MY THOUGHTS ON READING UZODINMA IWEALA’S SPEAK NO EVIL- Tochukwu Emmanuel Okafor

The storyline is very familiar — in a good way. The prose is immediate, well-written (So many beautiful sentences in here!) I see another motion picture emerging from Iweala’s new novel.

And God was always right; so I decided I would only like girls even if I could feel that I liked looking at them less than I should. I didn’t watch the porn my classmates shared on their phones in the hallways before class or sitting on the lawn in front of the Cathedral. At home, I would watch women with women and men with women on my phone, trying only to focus on the women as I touched myself. But those men, their bodies, their sounds. I wanted to gouge out my eyes. Sometimes I asked God for deliverance. Sometimes I held my own breath and circled my hands around my throat and squeezed until they grew tired and I coughed saliva over my lips and onto my chin. Sometimes I cried. When my mother asked me what was wrong I said homework. She never probed any further. Sometimes when Meredith touched me, when she circled her arms around my neck or pinched my butt, I felt something, but never very strong or for very long.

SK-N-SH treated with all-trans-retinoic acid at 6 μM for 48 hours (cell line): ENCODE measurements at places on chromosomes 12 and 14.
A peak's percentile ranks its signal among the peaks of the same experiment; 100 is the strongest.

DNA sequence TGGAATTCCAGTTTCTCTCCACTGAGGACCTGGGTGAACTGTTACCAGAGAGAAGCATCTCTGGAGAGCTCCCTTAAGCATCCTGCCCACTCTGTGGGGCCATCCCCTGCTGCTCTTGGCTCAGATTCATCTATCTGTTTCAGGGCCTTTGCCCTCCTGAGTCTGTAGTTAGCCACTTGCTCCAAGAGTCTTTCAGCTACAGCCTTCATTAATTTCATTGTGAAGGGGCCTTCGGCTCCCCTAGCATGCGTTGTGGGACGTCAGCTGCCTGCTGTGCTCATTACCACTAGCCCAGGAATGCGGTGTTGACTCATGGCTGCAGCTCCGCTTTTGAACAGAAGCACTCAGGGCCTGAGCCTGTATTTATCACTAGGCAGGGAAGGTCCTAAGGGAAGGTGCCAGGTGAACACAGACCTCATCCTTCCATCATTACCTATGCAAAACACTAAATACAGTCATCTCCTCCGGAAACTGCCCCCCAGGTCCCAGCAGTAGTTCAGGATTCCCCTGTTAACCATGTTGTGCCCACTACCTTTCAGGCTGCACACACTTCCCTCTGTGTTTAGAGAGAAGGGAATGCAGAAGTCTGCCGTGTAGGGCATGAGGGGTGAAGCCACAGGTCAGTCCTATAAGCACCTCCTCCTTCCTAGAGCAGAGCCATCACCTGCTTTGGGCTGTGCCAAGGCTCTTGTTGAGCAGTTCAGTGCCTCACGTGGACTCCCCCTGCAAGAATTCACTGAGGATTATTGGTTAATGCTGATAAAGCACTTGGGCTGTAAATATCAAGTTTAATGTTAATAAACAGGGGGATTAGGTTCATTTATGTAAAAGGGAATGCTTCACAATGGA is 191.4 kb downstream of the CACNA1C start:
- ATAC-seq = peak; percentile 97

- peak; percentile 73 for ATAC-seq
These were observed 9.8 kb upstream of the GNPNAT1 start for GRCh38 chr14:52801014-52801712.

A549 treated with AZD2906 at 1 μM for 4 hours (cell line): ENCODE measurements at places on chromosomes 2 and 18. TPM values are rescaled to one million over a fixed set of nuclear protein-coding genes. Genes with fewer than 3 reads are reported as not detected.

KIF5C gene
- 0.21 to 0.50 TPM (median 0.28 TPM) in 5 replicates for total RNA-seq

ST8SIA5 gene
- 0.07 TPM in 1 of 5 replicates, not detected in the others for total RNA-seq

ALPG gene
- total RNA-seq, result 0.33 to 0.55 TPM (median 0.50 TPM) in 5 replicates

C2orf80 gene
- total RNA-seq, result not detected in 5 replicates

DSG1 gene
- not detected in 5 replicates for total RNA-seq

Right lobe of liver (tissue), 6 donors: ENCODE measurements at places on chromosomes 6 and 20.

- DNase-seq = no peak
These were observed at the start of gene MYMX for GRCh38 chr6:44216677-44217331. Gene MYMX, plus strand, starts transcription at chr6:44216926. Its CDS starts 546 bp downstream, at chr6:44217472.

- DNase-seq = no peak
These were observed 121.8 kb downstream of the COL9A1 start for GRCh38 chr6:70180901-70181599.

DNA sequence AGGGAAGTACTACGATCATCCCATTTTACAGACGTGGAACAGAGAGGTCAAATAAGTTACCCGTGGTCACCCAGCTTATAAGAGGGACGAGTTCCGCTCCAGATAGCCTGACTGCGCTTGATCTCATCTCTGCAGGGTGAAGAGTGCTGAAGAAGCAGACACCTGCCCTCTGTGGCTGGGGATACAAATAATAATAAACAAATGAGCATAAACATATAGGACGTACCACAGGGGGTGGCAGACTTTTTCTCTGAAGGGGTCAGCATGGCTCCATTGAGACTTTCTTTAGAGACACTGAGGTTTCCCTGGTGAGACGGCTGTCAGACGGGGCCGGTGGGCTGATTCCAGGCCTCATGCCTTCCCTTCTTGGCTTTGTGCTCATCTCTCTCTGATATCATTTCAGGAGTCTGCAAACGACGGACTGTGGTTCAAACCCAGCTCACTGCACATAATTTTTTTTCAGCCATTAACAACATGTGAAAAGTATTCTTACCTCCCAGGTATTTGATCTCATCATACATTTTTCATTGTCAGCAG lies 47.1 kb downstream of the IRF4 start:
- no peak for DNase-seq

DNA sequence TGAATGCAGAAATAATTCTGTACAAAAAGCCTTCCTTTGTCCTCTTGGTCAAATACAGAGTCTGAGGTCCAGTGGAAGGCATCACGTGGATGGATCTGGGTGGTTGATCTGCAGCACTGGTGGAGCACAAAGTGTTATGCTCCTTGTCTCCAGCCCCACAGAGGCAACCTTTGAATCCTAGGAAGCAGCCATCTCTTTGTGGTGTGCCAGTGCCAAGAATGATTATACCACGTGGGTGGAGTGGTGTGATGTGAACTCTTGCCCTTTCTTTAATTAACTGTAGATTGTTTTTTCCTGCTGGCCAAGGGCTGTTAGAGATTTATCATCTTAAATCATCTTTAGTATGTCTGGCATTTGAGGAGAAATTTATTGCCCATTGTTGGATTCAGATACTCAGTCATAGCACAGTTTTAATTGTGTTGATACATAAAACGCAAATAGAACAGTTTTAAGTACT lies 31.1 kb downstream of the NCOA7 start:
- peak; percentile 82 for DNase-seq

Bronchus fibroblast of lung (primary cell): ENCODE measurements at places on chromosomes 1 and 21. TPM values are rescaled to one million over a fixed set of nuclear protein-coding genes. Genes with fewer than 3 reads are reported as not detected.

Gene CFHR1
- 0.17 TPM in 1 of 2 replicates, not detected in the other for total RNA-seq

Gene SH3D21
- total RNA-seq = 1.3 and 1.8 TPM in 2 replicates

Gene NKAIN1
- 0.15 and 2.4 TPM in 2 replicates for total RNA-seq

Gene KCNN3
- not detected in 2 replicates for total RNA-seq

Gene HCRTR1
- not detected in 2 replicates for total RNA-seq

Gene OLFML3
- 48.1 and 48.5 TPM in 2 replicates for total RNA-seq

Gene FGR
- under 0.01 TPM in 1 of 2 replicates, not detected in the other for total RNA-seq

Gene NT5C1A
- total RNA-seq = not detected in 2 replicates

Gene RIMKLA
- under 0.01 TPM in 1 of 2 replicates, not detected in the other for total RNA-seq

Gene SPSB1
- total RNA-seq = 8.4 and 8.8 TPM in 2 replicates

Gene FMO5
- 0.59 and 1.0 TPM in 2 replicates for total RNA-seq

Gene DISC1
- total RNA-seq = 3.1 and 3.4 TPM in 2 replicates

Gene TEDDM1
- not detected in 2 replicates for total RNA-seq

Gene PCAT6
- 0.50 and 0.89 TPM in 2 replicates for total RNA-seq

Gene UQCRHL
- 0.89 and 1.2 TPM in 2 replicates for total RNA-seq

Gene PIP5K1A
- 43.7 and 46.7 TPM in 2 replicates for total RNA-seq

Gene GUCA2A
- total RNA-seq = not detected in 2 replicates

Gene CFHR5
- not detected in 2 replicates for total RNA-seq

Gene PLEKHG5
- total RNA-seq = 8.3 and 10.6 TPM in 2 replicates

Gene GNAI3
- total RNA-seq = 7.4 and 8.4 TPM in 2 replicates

Uzodinma Iweala- Speak No Evil

With his masterpiece, “All our Lives”, Tochukwu Emmanuel Okafor became  the first male and first Nigerian to win the  2017/2018  Short Story Day Africa Prize. Below are his thoughts on Uzodinma Iweala’s Speak no Evil:

Finished this book in three sittings. The storyline is very familiar — in a good way. The prose is immediate, well-written (So many beautiful sentences in here!) I see another motion picture emerging from Iweala’s new novel. However, at first, I didn’t seem to grasp the dialogue style. But it soon played into my hands, made me live in each character’s head at the same time. And the ending, oh the ending 

You can purchase a copy of the book on Amazon